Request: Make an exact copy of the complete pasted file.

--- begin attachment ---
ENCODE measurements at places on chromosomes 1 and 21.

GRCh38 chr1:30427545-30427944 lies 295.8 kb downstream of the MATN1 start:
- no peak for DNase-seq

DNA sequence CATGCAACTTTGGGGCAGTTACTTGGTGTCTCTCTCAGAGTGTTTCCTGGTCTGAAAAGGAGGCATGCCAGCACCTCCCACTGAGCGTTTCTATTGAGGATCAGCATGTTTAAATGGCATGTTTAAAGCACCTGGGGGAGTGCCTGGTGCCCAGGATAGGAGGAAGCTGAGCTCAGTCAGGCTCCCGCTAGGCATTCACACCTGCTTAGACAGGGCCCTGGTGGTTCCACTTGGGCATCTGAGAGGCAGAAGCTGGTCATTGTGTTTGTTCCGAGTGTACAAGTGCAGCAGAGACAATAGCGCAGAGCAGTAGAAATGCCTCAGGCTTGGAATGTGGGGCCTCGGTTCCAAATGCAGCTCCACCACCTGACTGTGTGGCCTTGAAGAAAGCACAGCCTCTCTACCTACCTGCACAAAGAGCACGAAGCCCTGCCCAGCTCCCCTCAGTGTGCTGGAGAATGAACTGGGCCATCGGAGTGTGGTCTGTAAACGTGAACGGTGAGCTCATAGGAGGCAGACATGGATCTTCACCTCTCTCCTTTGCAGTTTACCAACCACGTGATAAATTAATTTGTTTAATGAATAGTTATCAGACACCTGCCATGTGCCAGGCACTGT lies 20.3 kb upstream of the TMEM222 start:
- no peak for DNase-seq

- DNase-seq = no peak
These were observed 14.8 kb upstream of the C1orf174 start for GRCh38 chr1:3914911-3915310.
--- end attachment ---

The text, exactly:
ENCODE measurements at places on chromosomes 1 and 21.

GRCh38 chr1:30427545-30427944 lies 295.8 kb downstream of the MATN1 start:
- no peak for DNase-seq

DNA sequence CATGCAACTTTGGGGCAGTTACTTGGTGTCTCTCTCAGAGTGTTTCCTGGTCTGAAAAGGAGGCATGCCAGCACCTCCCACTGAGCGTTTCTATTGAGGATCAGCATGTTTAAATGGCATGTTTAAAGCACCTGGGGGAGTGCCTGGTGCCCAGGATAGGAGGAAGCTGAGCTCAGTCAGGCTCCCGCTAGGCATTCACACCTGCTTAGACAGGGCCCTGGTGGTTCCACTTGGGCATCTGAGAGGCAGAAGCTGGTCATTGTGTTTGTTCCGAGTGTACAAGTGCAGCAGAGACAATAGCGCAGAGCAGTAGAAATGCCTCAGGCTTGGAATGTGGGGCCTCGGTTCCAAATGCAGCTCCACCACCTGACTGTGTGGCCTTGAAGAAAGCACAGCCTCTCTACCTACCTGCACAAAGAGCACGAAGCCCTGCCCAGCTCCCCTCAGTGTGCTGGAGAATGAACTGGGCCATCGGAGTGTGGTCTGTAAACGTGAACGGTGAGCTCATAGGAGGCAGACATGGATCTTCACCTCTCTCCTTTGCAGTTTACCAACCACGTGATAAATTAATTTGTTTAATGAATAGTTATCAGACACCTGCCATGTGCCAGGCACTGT lies 20.3 kb upstream of the TMEM222 start:
- no peak for DNase-seq

- DNase-seq = no peak
These were observed 14.8 kb upstream of the C1orf174 start for GRCh38 chr1:3914911-3915310.